Conservative women have made Elle magazine’s “biggest fashion issue of the year,” the 554-page September issue. In an article cleverly headlined “The Best and the Rightest,” reporter Nina Burleigh strings together interviews with a half-dozen conservative female leaders under 35, including S.E. Cupp of Glenn Beck TV, Dana Loesch of BigJournalism.com, Regis Giles of Girls Just Wanna Have Guns, Ashley Sewell of Smart Girl Politics, Alyssa Cordova of the Clare Boothe Luce Policy Institute, and me. It is nice to see the magazine acknowledging and covering women on the right.
While an interesting read, this article turns out to be less a commentary on conservative women and more an example of how conservative women are viewed by women on the left. To them, we are all “Baby Palins.”
The subheading says it all: “A new generation of conservative women is stepping forward to dis feminists and cheer low taxes, guns, and motherhood. Nina Burleigh reports on how these ‘Baby Palins’ are going to reshape the 2012 presidential election.”
I have never heard anyone claim to be a “Baby Palin.” Of all the interviews in the article, no one self-identified as a “Baby Palin.” In fact, S.E. Cupp and Dana Loesch both cited 9/11 as their inspiration to jump into the political debate, and I started the Network of enlightened Women (NeW) four years before Gov. Sarah Palin hit the national stage. Palin is only mentioned five times in this almost 4,000-word article. Why then try to associate us with Palin and create a unifying narrative around her?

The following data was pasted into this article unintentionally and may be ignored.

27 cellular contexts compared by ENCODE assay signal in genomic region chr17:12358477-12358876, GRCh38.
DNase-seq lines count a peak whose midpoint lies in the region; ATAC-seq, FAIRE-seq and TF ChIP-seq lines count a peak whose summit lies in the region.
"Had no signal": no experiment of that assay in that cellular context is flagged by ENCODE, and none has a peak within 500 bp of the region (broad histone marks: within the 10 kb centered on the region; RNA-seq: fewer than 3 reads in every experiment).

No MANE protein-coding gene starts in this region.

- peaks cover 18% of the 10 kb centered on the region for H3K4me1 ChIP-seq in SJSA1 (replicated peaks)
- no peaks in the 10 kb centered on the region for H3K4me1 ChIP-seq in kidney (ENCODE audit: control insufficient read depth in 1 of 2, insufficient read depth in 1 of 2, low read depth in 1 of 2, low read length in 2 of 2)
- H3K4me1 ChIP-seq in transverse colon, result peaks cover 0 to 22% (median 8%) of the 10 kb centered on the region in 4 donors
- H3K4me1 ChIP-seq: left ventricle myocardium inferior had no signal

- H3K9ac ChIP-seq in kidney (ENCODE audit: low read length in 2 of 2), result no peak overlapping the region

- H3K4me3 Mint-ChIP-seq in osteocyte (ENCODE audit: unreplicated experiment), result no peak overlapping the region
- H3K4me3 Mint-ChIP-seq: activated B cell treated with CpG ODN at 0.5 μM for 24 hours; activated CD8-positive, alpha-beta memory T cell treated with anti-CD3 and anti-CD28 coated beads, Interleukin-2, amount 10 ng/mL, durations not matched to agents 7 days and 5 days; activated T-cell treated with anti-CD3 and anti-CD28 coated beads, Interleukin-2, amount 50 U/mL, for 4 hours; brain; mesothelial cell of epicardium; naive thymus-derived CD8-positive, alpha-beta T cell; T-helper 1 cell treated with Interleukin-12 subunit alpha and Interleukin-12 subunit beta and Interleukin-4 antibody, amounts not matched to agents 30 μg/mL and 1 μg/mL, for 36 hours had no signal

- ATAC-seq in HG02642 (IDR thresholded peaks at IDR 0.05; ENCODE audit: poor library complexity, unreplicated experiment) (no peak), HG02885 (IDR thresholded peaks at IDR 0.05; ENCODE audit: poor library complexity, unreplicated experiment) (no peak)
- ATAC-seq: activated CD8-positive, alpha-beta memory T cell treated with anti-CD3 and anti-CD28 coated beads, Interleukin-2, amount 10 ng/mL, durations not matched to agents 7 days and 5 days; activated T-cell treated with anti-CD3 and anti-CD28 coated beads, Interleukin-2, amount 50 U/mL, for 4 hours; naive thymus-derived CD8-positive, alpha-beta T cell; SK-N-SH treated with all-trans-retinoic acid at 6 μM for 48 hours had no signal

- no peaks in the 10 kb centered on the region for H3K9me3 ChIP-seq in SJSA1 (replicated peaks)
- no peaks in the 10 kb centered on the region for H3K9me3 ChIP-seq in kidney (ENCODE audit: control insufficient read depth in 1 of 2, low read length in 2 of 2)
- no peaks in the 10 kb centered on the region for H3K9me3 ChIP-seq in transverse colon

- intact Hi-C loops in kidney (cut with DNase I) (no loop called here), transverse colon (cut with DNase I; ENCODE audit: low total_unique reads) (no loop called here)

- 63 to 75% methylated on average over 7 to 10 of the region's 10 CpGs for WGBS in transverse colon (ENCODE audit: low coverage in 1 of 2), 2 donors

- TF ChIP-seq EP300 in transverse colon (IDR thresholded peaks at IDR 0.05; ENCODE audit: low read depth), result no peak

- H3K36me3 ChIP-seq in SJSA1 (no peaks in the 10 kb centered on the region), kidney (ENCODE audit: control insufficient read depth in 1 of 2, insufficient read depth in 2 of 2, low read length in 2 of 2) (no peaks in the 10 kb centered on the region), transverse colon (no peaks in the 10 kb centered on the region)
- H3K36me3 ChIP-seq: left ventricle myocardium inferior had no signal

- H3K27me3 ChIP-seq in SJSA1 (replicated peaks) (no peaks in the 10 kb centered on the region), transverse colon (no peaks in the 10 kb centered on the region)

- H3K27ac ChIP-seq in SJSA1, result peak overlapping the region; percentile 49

Rather than try to understand how some women could be conservative and the arguments we have against feminism, it is often much easier to explain us all away as “Baby Palins” following in Palin’s footsteps. With the “Baby Palin” label comes the Palin brand. The Palin brand has been so damaged by the media that the “Baby Palin” label serves the purpose of quickly stereotyping and delegitimizing us at the same time. Would a typical journalist call someone a “Palin” as a compliment? Ultimately, categorizing us as “Baby Palins” is a way to dismiss us.
In her “Editor’s Letter,” Roberta Myers describes us as “young, angry, and brimming with conviction, proudly shoring up the flanks of the Republican party under the banner ‘Baby Palins.’” She must have forgotten that her reporter was the one who created the banner. The most humorous part of this coverage is when Myers refers to us as “Baby Ps.” Watch out J. Lo and P. Diddy.
I know this was Elle magazine and not the Washington Post, but it is important to evaluate media coverage of conservative women, especially since we could have two conservative women in the 2012 race.
— Karin Agness is the president of the Network of Enlightened Women and a lawyer in Washington, D.C.